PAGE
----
My escort lead me to one of the guest bedrooms, putting his hand against the back of my neck when he discovered how unsteady I was from exhaustion and shock. Although I could have found it on my own, I had never been so grateful to feel someone else's steady hands against the nape of my neck. His hands only left their position to get the trashcan as I threw up. When I reached for the trashcan to put it back into its rightful place he put it back in its corner before I got the chance.
"No problem," he whispered, rubbing my shoulder blades. "No problem."
"What's your name?" I asked.
"How unusual! We both share names with rocks."
Jasper helped me into the bed. My eyes shut the moment my head hit the pillow. I realized I was even more exhausted than I'd thought. Still, I couldn't sleep. Something was keeping me awake. Something forced my eyes back open.
"From around here?" Jasper asked, sensing my discomfort.
"Yeah. Born and raised."
"A native Californian. They're endangered."
I smirked, taking comfort in a line I'd heard so many times before.
Jasper ran his hands through my hair. No one had done that in years, despite all my girlfriends. "You have such gorgeous eyes," Jasper told me.
"Such a deep blue. And so emotive."
I looked up at his brown eyes. "Brown's not so bad."
"They're unremarkable. I'm not anyone's first pick. I was the biggest nerd at my high school."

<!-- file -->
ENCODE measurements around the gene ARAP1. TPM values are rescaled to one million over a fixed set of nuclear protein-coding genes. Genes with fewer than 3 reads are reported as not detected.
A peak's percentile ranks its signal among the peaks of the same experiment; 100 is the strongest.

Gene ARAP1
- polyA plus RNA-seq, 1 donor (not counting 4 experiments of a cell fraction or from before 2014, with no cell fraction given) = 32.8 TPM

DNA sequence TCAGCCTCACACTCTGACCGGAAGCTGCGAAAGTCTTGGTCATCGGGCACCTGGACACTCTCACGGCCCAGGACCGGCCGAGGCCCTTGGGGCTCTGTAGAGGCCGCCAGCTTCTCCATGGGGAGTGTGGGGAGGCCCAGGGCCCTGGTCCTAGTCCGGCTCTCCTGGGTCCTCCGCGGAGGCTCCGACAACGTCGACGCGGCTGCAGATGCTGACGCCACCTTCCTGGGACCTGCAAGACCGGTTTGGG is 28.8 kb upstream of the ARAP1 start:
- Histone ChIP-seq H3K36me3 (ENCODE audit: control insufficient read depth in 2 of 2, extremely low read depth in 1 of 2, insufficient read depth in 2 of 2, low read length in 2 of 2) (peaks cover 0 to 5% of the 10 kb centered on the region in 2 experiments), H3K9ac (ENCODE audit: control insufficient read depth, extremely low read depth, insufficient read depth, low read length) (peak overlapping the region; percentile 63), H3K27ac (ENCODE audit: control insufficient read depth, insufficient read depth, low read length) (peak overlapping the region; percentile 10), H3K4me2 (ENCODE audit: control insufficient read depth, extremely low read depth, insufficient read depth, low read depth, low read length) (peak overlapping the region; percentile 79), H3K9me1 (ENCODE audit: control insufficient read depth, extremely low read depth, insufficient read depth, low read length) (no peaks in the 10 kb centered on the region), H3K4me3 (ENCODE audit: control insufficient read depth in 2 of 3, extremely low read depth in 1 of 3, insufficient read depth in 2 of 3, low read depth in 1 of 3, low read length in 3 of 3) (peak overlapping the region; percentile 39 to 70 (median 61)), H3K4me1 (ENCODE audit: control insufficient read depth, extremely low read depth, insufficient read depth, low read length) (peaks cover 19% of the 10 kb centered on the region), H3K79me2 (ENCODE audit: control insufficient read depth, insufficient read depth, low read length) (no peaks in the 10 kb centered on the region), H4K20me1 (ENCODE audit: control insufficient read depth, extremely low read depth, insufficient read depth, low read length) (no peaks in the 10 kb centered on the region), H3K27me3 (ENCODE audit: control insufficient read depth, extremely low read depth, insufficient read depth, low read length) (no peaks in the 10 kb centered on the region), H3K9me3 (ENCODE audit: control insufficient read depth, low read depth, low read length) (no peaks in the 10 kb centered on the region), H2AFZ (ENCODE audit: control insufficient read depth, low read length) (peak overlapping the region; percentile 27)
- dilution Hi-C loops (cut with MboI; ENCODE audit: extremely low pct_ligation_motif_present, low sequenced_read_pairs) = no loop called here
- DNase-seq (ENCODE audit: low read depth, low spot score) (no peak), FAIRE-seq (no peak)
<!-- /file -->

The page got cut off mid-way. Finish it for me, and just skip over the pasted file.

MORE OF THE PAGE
"I'm a jock. Popularity's overrated."
"You're still in school?"
"Yep. I'm seventeen."
"Poor baby. This world just sucked you in, huh?"
"Don't ask me how, but I saw the footage," I confessed to Kira. "From your kitchen. Micah shot it. At least, that's what they told me."
I wasn't willing to believe them because I liked to think my son would have told me if he'd seen a death. I rationalized that they'd shot the tape in her kitchen, getting a friend I hadn't met to play dead. I imagined Kira confirming that story, which would never happen.
"Yep. Micah taped it then freaked out. I was drinking, so I didn't help. Not my best moment."
"The death didn't bother you?"
"He really looked like he was sleeping. No blood. He said he'd failed, somehow and nothing he could do would redeem it. He spent the last few years of his life just doing drugs. He knew death was coming, plain and simple."
"Yep," I replied. "I'm trapped."
"I've been trapped since I was about your age. I keep trying, but I never get out."
"You'll find a way out."
"Sure." There was an awkward pause. "Death."
I reached out and put my hand on his shoulder. I knew I looked like the fags my friends made fun of in the bedroom, where men were supposed to dominate. At the same time, it was what I needed. I felt emasculated.
"How is death your only option?" I asked Jasper.
"I screwed up."
"It can't have been that bad."
"Really it was." Jasper retreated by curling up to the side of the bed where I couldn't reach him. "When we were kids, this guy molested my sister. I was the only other one who knew about it and I didn't tell. I'd just lie in bed, awake, hoping he wouldn't come after me. He didn't. He left. My sister broke. She hanged herself a few years back. She was fifteen."
What could I say to that?
More than most people would suspect. My step-father molested me when I was nine. My mother knew and I actively kept us from having any kind of relationship because she showed no remorse. We never talked about it. She kept getting married and I stayed with Dad, on the opposite coast. I never told anyone. Not even Jasper. I just fell asleep and woke up, disoriented, begging Jasper to keep his mouth shut about our night together. I assumed I'd thank him later, when I had more energy.
I never got my chance. Jasper died three weeks later.
Kaye Branch lives in Oregon and Massachusetts. She has been published in Della Donna, The Legendary and http://scars.tv.